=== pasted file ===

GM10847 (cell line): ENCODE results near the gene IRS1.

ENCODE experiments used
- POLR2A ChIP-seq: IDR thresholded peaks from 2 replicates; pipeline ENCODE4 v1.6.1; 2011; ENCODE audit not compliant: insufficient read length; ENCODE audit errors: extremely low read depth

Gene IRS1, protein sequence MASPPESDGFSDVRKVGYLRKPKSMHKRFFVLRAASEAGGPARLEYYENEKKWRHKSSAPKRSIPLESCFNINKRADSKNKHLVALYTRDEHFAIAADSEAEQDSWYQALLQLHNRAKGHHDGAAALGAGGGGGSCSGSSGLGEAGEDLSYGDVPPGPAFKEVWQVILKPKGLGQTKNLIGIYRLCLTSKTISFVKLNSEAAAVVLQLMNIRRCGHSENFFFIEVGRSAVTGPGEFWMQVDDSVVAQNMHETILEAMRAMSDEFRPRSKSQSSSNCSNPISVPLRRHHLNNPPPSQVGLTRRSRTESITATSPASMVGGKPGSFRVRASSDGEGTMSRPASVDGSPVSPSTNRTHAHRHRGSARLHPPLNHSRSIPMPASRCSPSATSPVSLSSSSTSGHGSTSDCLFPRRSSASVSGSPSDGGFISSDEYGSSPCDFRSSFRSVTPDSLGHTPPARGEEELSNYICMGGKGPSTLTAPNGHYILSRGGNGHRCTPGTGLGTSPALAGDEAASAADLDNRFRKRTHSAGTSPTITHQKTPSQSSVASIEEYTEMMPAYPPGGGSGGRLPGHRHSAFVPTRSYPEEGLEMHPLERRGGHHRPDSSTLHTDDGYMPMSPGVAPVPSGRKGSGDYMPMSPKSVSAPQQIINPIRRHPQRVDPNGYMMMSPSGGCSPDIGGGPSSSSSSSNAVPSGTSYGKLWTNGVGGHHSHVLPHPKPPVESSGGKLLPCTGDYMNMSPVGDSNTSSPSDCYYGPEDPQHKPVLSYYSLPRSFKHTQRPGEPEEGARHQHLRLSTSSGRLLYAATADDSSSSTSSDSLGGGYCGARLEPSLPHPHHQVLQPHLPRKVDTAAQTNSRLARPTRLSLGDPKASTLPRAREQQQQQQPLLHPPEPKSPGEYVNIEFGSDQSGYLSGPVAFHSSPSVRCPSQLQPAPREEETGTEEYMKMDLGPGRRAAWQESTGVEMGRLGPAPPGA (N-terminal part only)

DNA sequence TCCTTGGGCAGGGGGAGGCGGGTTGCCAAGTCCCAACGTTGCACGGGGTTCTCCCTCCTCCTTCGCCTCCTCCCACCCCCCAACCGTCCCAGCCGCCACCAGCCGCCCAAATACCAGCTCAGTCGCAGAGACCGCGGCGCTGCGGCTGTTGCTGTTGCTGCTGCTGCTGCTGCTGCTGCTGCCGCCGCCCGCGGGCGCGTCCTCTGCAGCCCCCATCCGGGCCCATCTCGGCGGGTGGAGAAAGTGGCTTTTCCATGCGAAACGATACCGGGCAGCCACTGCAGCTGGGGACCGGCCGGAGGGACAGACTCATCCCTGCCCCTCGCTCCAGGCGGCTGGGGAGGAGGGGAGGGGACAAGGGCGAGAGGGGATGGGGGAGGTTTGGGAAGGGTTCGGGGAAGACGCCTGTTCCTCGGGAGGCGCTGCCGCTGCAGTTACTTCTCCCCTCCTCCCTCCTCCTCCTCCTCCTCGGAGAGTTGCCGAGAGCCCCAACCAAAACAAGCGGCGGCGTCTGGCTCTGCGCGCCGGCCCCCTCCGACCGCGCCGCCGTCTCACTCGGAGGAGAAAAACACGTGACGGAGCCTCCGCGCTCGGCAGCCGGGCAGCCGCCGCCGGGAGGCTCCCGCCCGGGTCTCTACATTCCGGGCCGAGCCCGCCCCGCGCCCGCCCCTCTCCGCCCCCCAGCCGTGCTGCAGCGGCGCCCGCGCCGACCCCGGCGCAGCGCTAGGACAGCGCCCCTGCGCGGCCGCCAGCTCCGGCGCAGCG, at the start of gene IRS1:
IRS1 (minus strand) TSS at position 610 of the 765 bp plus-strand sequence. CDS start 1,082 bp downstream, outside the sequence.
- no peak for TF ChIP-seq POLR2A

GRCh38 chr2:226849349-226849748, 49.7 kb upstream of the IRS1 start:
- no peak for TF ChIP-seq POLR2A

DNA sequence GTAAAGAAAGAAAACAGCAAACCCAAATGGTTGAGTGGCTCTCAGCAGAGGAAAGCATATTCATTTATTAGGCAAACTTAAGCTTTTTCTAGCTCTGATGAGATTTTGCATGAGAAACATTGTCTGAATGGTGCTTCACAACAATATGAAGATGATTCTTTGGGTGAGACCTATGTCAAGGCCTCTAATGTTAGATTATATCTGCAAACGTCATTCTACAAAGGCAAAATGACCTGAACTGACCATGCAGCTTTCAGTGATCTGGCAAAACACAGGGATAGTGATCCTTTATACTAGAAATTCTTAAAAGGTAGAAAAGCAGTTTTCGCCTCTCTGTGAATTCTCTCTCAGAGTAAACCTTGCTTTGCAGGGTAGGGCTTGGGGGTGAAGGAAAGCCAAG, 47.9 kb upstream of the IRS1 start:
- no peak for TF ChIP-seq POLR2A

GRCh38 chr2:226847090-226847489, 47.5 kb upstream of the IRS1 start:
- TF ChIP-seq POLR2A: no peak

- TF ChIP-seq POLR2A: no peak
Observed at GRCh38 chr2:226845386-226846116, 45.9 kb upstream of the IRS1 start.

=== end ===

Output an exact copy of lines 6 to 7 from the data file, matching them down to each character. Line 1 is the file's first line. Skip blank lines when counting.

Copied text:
IRS1 (minus strand) TSS at position 610 of the 765 bp plus-strand sequence. CDS start 1,082 bp downstream, outside the sequence.
- no peak for TF ChIP-seq POLR2A